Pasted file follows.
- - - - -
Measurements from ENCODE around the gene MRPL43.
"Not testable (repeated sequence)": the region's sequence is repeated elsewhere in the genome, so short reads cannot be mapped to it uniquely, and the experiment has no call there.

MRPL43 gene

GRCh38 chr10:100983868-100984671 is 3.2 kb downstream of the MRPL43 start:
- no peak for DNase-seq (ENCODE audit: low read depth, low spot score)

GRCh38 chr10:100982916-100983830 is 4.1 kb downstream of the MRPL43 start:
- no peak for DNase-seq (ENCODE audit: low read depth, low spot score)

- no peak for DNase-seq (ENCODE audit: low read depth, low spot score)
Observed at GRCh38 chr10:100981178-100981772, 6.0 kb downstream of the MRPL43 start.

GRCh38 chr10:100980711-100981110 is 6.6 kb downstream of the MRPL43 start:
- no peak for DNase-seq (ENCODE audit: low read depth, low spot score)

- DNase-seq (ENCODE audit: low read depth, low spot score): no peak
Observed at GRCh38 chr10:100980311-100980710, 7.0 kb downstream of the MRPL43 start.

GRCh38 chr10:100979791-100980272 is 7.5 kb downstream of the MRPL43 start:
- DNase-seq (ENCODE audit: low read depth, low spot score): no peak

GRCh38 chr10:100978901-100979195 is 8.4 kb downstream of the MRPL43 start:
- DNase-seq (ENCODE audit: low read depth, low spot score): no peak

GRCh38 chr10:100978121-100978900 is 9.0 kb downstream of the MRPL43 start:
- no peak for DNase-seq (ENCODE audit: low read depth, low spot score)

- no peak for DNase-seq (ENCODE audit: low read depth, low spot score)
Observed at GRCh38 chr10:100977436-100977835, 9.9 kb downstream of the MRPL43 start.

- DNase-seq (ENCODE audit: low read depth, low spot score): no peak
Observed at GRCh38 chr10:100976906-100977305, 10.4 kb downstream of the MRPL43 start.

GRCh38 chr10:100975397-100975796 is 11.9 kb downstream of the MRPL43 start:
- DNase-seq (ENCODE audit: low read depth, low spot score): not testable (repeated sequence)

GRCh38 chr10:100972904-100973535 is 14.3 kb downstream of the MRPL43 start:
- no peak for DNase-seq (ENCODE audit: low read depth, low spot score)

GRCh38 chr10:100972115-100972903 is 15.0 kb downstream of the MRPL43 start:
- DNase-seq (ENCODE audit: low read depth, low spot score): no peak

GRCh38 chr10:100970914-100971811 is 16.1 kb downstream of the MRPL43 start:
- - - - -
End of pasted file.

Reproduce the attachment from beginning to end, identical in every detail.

Measurements from ENCODE around the gene MRPL43.
"Not testable (repeated sequence)": the region's sequence is repeated elsewhere in the genome, so short reads cannot be mapped to it uniquely, and the experiment has no call there.

MRPL43 gene

GRCh38 chr10:100983868-100984671 is 3.2 kb downstream of the MRPL43 start:
- no peak for DNase-seq (ENCODE audit: low read depth, low spot score)

GRCh38 chr10:100982916-100983830 is 4.1 kb downstream of the MRPL43 start:
- no peak for DNase-seq (ENCODE audit: low read depth, low spot score)

- no peak for DNase-seq (ENCODE audit: low read depth, low spot score)
Observed at GRCh38 chr10:100981178-100981772, 6.0 kb downstream of the MRPL43 start.

GRCh38 chr10:100980711-100981110 is 6.6 kb downstream of the MRPL43 start:
- no peak for DNase-seq (ENCODE audit: low read depth, low spot score)

- DNase-seq (ENCODE audit: low read depth, low spot score): no peak
Observed at GRCh38 chr10:100980311-100980710, 7.0 kb downstream of the MRPL43 start.

GRCh38 chr10:100979791-100980272 is 7.5 kb downstream of the MRPL43 start:
- DNase-seq (ENCODE audit: low read depth, low spot score): no peak

GRCh38 chr10:100978901-100979195 is 8.4 kb downstream of the MRPL43 start:
- DNase-seq (ENCODE audit: low read depth, low spot score): no peak

GRCh38 chr10:100978121-100978900 is 9.0 kb downstream of the MRPL43 start:
- no peak for DNase-seq (ENCODE audit: low read depth, low spot score)

- no peak for DNase-seq (ENCODE audit: low read depth, low spot score)
Observed at GRCh38 chr10:100977436-100977835, 9.9 kb downstream of the MRPL43 start.

- DNase-seq (ENCODE audit: low read depth, low spot score): no peak
Observed at GRCh38 chr10:100976906-100977305, 10.4 kb downstream of the MRPL43 start.

GRCh38 chr10:100975397-100975796 is 11.9 kb downstream of the MRPL43 start:
- DNase-seq (ENCODE audit: low read depth, low spot score): not testable (repeated sequence)

GRCh38 chr10:100972904-100973535 is 14.3 kb downstream of the MRPL43 start:
- no peak for DNase-seq (ENCODE audit: low read depth, low spot score)

GRCh38 chr10:100972115-100972903 is 15.0 kb downstream of the MRPL43 start:
- DNase-seq (ENCODE audit: low read depth, low spot score): no peak

GRCh38 chr10:100970914-100971811 is 16.1 kb downstream of the MRPL43 start: